Stove Performance Inventory Report, Prepared for the Global Alliance for Clean Cookstoves, 2012.
Berkeley Air Monitoring Group
The inventory currently contains data from over 600 unique sets of performance tests, which represent more than 3500 individual samples collected using a range of laboratory and field methods. It was compiled through a systematic review of published and gray literature using search terms related to cookstove testing and performance. The inventory has also been designed to facilitate continuous updates, so that additional sources, including new studies and foreign-language publications, may be included.
The purpose of this report is to present key information about the current inventory, breaking down the numbers by type of test, data source, region, and stove and fuel type. The bulk of the current inventory data is from laboratory tests, especially from North America and Asia, where a handful of large testing programs have been the main contributors. Although there is much less field data to present, the largest contribution of field data comes from Africa. Traditional and simple non-traditional stoves have been the most commonly tested stove types, with more testing now being done on newer stove technologies and fuels. Finally, the inventory substantiates the expectation that liquid and gas fuels burn more cleanly than solid fuels, whereas unprocessed crop residues and dung are generally the least clean household energy sources.
The stove performance inventory also provides an opportunity to map and compare stove performance against standards or benchmarks, the most relevant of which is the recently approved ISO International Workshop Agreement on Clean and Efficient Cookstoves (February 2012). The IWA, which is a preliminary step towards a formal ISO standard, uses “Tiers of Performance” to categorize stove performance levels for efficiency, safety, and emissions. The majority of non-traditional solid-fuel stove performance results place them in Tiers 1 and 2 for emissions and efficiency, with only liquid and gas stoves (e.g. ethanol and LPG) meeting the ambitious health and environmental-related targets associated with Tier 4. By and large, the best biomass stove performers – fan stoves and gasifiers – fit into Tier 3, although more data is needed to understand if these technologies can obtain similar levels of performance in the field.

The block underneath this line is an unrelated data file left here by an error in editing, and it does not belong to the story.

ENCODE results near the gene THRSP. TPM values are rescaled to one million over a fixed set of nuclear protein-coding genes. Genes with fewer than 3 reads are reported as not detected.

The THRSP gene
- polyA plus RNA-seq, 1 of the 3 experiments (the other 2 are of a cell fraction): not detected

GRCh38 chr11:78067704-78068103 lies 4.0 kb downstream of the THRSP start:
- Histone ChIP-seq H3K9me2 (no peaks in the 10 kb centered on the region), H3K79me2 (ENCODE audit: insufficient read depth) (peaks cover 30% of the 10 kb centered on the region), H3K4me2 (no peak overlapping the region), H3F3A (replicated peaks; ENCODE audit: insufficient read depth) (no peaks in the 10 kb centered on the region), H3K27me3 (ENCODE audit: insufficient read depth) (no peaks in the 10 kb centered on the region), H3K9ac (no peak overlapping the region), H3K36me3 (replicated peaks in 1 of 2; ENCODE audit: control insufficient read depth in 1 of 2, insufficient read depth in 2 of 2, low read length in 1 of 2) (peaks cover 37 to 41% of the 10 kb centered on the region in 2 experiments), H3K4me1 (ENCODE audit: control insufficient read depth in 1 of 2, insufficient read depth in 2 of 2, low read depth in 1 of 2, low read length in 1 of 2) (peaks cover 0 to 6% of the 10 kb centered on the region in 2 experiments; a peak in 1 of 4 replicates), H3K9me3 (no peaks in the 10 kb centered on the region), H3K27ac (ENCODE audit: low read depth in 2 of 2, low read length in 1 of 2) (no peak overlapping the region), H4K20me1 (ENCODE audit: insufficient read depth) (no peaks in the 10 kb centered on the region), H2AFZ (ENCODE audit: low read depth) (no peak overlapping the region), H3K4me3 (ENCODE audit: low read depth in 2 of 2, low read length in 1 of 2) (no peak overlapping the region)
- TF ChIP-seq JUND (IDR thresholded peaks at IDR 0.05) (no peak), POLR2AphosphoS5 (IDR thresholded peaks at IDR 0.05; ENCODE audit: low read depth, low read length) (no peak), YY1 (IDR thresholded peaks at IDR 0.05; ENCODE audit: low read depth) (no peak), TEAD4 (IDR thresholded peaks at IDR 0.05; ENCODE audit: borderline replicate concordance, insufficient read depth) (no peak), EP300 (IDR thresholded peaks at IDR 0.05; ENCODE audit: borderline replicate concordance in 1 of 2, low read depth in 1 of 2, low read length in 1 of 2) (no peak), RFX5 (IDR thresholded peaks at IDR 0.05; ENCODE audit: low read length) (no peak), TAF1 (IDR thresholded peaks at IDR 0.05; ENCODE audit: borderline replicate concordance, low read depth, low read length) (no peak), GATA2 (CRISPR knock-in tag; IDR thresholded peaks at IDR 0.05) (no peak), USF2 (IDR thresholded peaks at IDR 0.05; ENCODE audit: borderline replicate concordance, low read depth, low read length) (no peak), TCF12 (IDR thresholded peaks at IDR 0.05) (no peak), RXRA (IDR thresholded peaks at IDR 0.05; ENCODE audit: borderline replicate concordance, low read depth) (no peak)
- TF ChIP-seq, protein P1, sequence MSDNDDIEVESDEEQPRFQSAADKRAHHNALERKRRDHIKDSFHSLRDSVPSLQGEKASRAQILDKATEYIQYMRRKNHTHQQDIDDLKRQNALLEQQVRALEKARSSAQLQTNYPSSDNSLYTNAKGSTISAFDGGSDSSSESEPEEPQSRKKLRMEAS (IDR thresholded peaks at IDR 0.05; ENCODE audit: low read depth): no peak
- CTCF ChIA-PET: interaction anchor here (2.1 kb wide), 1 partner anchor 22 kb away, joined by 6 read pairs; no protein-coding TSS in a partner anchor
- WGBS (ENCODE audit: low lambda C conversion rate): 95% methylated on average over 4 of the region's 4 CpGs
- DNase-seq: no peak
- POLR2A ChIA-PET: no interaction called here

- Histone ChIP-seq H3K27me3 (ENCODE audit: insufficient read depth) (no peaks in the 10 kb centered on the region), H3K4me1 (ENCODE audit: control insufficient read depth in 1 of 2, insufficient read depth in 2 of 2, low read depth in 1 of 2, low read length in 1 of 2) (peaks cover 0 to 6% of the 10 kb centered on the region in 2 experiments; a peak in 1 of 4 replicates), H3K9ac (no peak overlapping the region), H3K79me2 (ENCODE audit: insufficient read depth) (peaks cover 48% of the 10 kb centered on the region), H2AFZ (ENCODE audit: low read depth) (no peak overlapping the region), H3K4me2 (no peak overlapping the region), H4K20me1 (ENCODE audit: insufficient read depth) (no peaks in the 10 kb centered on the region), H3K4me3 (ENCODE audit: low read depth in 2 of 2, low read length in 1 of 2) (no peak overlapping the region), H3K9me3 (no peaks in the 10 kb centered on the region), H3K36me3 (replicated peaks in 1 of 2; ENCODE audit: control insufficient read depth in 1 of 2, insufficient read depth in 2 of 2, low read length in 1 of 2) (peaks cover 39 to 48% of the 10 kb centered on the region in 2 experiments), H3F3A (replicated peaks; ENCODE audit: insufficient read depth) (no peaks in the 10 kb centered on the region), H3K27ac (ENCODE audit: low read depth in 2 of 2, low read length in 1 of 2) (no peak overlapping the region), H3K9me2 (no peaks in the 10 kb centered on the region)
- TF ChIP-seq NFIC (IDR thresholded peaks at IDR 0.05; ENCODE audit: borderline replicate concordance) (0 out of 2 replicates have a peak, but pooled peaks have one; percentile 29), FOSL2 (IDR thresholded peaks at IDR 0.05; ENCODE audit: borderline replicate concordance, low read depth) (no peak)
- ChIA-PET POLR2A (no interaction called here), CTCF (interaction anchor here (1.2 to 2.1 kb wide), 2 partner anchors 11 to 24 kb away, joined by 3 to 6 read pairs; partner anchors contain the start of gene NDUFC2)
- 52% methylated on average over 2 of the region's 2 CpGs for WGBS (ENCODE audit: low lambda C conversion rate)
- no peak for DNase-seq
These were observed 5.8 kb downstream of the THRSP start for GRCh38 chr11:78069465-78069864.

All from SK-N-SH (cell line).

Moreover, the comparison of laboratory and field data where both exist for specific stove/fuel combinations, which is generally for traditional (Tier 0) and Tier 1 stoves, indicates that laboratory testing overestimates the field performance for most stove types. The factors identified in the literature as having the greatest impact on the lab/field performance gap for biomass stoves are fuel quality and cooking as well as fire tending practices. This finding underscores the need for further field testing of advanced biomass stoves that fit into Tier 3 based on laboratory tests, to investigate whether this performance gap continues to exist in the higher tiers and if so, how it might be mitigated.
Although this first iteration of the inventory was compiled through the application of systematic search criteria and no doubt captures a great deal of the available work, there are some sources that are not represented and some topics that still need to be explored. Foreign language sources are missing, especially many Chinese papers, as are many proprietary data sets. Also missing are adoption-related metrics, as these are not yet well characterized. Finally, efforts still need to be done for mapping results from different water boiling-based protocols into a unified comparative framework, as well as the protocol development that would allow us to better include technologies not designed for typical water boiling testing, such as those for intended for cooking flatbreads (plancha) and indoor heating.